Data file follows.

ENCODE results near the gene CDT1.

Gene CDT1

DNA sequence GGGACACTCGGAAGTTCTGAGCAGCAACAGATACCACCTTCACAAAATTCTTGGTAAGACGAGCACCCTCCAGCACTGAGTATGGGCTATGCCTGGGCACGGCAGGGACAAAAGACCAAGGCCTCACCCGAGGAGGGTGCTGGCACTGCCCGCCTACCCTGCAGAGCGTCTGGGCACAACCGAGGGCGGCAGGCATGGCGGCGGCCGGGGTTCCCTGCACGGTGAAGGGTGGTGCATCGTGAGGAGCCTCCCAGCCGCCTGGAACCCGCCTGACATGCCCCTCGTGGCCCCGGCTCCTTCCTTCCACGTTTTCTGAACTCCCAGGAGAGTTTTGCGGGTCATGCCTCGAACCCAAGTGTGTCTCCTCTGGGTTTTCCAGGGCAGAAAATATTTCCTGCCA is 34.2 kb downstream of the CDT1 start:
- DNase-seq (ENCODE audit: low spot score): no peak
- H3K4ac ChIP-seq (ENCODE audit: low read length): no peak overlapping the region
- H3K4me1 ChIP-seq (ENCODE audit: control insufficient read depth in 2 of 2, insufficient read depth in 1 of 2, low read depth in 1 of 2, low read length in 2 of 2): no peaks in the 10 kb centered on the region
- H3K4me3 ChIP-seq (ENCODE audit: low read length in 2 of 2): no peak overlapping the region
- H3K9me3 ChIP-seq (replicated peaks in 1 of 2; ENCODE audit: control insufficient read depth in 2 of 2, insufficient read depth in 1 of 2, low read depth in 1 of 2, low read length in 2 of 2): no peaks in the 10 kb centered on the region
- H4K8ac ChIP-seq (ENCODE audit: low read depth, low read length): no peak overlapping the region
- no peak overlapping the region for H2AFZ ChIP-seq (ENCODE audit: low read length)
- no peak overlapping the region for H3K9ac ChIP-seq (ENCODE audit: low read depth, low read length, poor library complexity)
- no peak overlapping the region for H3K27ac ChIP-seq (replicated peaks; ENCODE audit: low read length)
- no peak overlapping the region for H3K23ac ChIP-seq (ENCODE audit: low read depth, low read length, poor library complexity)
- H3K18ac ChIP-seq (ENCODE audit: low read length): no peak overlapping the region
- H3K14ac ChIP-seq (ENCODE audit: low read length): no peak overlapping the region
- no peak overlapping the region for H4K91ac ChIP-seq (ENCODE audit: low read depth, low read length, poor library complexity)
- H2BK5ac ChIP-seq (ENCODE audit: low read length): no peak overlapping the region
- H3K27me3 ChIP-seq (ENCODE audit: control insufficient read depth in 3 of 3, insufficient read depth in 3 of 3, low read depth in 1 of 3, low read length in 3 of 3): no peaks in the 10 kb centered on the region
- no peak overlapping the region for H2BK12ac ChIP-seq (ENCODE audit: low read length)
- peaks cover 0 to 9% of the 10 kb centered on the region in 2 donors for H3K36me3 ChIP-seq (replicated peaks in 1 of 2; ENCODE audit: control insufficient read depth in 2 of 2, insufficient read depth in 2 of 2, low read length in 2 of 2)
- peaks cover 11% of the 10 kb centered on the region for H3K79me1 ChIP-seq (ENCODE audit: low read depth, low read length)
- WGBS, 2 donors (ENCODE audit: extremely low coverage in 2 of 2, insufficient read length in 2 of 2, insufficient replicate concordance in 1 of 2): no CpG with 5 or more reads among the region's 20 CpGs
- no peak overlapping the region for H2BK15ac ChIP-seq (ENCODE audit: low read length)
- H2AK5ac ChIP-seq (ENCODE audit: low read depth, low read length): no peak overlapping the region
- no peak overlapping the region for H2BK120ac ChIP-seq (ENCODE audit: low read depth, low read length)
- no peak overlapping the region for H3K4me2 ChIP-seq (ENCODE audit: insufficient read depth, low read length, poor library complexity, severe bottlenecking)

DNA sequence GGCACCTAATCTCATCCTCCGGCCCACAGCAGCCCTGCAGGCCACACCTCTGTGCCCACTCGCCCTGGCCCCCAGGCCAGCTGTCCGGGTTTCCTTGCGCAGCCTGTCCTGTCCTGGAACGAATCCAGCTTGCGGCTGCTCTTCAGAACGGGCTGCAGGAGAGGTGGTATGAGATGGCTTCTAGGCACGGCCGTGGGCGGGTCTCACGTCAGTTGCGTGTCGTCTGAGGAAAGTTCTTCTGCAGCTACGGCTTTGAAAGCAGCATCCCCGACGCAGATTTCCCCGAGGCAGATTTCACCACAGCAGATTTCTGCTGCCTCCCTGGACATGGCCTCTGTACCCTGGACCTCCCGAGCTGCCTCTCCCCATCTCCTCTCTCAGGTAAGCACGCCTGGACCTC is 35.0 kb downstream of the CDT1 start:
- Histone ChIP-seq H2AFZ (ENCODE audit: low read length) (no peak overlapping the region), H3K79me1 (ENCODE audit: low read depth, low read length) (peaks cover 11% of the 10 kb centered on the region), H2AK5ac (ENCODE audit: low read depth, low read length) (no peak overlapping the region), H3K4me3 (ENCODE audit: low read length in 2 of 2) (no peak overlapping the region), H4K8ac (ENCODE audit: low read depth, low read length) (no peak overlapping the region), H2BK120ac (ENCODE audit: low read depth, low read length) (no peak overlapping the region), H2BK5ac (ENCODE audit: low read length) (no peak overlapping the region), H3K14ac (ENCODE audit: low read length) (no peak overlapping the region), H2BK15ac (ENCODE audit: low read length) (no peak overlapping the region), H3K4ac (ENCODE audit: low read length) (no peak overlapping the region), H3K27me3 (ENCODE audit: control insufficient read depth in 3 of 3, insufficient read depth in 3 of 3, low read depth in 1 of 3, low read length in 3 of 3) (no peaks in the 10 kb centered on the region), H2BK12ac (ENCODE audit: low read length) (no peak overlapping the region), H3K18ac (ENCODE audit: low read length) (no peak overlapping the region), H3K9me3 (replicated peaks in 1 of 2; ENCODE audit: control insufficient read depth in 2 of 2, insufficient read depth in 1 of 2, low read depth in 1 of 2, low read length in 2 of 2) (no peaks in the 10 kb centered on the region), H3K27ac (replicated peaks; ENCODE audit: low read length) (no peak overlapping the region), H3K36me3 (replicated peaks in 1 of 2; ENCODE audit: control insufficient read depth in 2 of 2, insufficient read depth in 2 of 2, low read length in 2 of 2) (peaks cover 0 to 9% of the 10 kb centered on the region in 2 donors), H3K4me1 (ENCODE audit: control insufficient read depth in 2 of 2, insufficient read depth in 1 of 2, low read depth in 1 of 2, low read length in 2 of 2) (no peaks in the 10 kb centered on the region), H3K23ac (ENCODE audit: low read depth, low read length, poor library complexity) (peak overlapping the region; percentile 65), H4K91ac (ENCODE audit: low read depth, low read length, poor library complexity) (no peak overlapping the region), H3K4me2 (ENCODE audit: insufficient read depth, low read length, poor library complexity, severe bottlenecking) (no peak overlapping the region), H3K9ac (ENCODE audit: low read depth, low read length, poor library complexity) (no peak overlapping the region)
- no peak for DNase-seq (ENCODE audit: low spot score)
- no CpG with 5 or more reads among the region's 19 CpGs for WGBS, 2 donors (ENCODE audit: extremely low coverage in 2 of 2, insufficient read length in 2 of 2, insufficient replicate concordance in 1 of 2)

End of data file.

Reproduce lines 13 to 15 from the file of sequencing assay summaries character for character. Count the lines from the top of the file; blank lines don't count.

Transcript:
- no peak overlapping the region for H3K23ac ChIP-seq (ENCODE audit: low read depth, low read length, poor library complexity)
- H3K18ac ChIP-seq (ENCODE audit: low read length): no peak overlapping the region
- H3K14ac ChIP-seq (ENCODE audit: low read length): no peak overlapping the region